By F. Scott McCown

Texas Attorney General Greg Abbott is asking a federal court to declare national health care reform unconstitutional.

I respect Abbott, having served with him as a state judge, so I carefully read his legal papers, only to discover he is terribly wrong.

Under reform, Congress expanded Medicaid to cover more poor people and created federally subsidized state exchanges where everyone else can buy private health insurance. With some exceptions, everyone must obtain health insurance or pay a tax.

Abbott objects to the “individual mandate” that we all obtain health insurance. Under reform, however, insurance companies cannot deny coverage to those with pre-existing conditions, making the individual mandate essential. Otherwise, people could wait until they got sick to buy coverage, leaving insurance companies operating with only a pool of sick people. With a mandate, everyone is in the pool which keeps premiums affordable.

The Constitution’s Commerce Clause gives Congress authority “to regulate Commerce…among the several states.” The Supreme Court reads this provision broadly. As long as an activity has a substantial effect on interstate commerce, Congress can regulate it. Choosing not to purchase health insurance is an activity with a big, interstate effect on the price and availability of health care in our interdependent federal-state health care system.

The Constitution also gives Congress the power “to lay and collect Taxes…to provide for the…general Welfare of the United States.” The Supreme Court also reads this provision broadly. It includes the authority to tax for a regulatory purpose, such as taxing polluters who chose not to install pollution controls or residents who chose not to purchase health insurance.

Under the Constitution’s Supremacy Clause, federal law trumps state law. To counter, Abbott plays the Tenth Amendment: “The powers not delegated to the United States by the Constitution, nor prohibited by it to the States, are reserved to the States respectively, or to the people.” But the Tenth Amendment does not limit federal power; it merely says who has the power.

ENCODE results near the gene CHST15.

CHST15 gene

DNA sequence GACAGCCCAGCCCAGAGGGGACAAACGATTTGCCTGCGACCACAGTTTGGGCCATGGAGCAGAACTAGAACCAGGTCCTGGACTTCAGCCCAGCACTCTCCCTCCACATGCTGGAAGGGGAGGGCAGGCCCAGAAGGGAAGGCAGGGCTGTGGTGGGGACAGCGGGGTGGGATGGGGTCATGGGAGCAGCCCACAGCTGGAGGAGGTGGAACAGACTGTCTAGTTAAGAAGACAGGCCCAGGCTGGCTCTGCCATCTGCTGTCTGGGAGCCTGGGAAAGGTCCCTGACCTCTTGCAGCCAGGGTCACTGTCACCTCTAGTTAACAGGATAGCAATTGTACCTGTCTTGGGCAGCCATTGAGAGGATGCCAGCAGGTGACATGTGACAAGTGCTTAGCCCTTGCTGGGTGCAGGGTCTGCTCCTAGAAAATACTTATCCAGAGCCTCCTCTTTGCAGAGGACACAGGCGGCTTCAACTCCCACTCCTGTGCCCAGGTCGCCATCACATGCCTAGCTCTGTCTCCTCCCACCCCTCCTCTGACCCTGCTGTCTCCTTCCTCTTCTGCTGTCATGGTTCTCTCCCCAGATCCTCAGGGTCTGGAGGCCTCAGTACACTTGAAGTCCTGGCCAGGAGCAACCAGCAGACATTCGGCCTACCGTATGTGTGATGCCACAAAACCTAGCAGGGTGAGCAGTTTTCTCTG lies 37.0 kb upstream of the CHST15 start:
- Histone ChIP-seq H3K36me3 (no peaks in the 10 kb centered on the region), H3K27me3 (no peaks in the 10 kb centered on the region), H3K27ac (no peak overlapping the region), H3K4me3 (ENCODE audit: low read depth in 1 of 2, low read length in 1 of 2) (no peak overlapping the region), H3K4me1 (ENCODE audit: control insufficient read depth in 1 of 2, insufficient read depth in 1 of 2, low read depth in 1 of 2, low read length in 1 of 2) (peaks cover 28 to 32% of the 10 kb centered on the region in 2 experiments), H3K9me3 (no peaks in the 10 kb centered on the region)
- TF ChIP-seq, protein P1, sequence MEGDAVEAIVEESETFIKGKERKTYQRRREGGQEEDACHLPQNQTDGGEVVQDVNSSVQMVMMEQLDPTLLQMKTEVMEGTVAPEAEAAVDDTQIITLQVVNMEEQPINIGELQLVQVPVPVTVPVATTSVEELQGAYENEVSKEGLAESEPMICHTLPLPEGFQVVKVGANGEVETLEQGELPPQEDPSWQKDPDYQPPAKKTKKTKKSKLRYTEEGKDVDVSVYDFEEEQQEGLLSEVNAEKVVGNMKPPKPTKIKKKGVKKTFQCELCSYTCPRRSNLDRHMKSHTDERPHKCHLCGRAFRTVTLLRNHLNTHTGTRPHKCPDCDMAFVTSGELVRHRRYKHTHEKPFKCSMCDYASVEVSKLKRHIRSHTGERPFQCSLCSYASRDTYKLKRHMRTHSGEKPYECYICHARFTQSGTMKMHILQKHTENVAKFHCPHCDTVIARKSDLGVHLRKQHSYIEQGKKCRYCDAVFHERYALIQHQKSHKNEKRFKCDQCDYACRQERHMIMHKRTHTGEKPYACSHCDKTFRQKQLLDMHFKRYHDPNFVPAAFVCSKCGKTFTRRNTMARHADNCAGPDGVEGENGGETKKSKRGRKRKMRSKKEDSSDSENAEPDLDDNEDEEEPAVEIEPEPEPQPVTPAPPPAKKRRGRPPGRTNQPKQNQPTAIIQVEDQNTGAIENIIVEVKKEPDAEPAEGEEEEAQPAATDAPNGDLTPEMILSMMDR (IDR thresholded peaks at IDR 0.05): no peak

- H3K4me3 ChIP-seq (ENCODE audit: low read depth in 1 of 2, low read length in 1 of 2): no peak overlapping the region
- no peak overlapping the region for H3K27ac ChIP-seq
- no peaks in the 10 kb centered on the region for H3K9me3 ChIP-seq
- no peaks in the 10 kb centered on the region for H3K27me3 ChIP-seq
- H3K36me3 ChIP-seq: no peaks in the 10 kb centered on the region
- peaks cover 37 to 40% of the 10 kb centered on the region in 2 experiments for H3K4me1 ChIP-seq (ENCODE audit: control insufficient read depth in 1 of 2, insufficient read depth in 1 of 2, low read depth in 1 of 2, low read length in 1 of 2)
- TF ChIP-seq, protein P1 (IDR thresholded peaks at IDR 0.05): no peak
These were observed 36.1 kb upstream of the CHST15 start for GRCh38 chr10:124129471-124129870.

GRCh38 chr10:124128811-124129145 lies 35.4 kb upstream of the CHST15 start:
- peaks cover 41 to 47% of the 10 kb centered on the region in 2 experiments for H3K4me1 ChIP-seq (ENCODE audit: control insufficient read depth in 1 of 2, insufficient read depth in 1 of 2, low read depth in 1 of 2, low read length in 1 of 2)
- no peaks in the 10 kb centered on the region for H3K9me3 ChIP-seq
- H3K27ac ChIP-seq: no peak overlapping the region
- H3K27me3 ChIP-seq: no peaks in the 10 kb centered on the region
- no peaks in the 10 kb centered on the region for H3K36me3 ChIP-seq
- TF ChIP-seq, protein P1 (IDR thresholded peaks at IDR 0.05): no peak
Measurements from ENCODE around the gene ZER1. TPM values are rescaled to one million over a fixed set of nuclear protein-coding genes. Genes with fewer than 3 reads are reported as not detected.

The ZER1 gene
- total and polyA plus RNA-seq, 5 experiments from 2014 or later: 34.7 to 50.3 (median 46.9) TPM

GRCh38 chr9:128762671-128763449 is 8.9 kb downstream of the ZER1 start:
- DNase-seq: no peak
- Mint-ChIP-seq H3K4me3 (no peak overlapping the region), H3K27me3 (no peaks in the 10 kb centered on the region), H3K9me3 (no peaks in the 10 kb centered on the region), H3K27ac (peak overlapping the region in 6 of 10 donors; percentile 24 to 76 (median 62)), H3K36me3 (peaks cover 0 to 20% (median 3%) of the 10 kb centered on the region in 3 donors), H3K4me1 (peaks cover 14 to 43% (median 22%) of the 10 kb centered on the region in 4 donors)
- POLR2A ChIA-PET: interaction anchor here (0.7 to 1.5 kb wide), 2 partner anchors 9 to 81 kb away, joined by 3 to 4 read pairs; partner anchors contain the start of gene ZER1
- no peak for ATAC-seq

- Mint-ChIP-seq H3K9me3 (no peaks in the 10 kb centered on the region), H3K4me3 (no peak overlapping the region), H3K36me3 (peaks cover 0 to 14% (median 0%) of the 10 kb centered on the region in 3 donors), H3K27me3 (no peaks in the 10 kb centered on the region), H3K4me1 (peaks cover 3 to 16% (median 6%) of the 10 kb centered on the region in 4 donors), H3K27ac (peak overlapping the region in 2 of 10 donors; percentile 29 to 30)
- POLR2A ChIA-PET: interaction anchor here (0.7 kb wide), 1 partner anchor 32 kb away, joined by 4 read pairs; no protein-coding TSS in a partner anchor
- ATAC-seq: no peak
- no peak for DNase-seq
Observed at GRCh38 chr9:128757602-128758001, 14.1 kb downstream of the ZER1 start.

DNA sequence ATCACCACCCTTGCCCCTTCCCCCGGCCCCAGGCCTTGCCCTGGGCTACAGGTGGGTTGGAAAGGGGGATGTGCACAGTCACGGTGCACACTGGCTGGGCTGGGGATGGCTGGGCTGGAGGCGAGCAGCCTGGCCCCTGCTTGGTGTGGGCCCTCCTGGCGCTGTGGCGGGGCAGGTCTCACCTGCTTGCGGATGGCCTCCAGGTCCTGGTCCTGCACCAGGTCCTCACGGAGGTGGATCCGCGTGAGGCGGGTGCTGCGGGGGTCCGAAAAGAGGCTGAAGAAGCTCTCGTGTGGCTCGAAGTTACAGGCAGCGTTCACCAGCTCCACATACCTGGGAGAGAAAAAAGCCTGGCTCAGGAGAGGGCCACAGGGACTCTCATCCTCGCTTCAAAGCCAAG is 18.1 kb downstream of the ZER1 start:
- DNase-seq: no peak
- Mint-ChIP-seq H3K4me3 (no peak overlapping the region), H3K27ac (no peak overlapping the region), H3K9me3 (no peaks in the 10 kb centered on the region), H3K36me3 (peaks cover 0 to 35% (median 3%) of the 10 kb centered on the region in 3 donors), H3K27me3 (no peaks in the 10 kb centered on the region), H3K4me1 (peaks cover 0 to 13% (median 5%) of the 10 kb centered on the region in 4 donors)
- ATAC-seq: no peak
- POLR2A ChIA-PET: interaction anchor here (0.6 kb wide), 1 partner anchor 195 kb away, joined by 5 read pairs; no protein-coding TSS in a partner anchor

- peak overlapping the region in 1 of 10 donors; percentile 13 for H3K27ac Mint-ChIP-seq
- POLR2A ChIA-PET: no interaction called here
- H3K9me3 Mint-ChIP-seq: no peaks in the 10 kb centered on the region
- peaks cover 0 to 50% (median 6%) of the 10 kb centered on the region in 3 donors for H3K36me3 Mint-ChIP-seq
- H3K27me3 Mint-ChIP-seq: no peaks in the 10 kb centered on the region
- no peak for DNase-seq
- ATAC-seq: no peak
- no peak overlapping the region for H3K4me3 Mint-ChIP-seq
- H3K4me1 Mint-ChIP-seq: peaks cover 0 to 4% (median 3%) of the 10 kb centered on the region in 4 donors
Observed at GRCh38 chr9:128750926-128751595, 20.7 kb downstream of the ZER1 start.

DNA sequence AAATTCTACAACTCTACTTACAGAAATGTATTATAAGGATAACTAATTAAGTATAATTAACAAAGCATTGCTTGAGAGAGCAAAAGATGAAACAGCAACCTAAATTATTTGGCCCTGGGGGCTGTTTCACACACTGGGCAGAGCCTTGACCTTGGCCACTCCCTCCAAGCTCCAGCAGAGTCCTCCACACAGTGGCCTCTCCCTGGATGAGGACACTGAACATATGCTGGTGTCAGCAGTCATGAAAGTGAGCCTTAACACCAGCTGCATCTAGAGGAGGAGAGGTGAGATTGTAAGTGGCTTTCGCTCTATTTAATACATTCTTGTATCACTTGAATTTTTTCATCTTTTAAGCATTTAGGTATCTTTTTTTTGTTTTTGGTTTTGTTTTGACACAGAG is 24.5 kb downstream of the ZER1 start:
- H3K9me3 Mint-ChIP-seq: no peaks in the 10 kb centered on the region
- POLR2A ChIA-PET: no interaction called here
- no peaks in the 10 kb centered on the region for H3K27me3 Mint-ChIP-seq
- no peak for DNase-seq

Abbott has previously endorsed an individual mandate; he personally got a state law enacted requiring parents who pay child support to buy health insurance for their kids. Parents who can’t afford a policy or aren’t eligible for a public program must buy a policy designed by the Attorney General from an insurance company chosen by the Attorney General or face going to jail on the motion of the Attorney General.

While Abbott’s program isn’t up and running, its individual mandate plays the same role as the federal mandate, creating a larger insurance pool. Nothing in federal law required this new program; Abbott sought it because he thought it was a good idea.

Unfortunately, unlike insurance purchased from the new federally subsidized exchanges, the Abbott plan isn’t subsidized, which means it will be too costly or cover too little. In any event, it only covers kids who get child support. We all need health insurance.

Abbott is simply not acting in our best interest. More than one in four Texans lack health care insurance and the growing costs add to that number daily. Under reform, about a million Texans gain health insurance through Medicaid, and for every dollar the state spends, it gets nine federal dollars. And for every person who gains coverage through Medicaid, about two others gain coverage by purchasing affordable private insurance through the federally subsidized state exchange, bringing even more federal dollars to Texas. State officials have terribly exaggerated the cost to the state, which pays only a modest share that is far outweighed by the benefits.

Abbott ought to drop his federal case and support affordable, quality health insurance for all Texans through national health care reform.
McCown is executive director of the Center for Public Policy Priorities.
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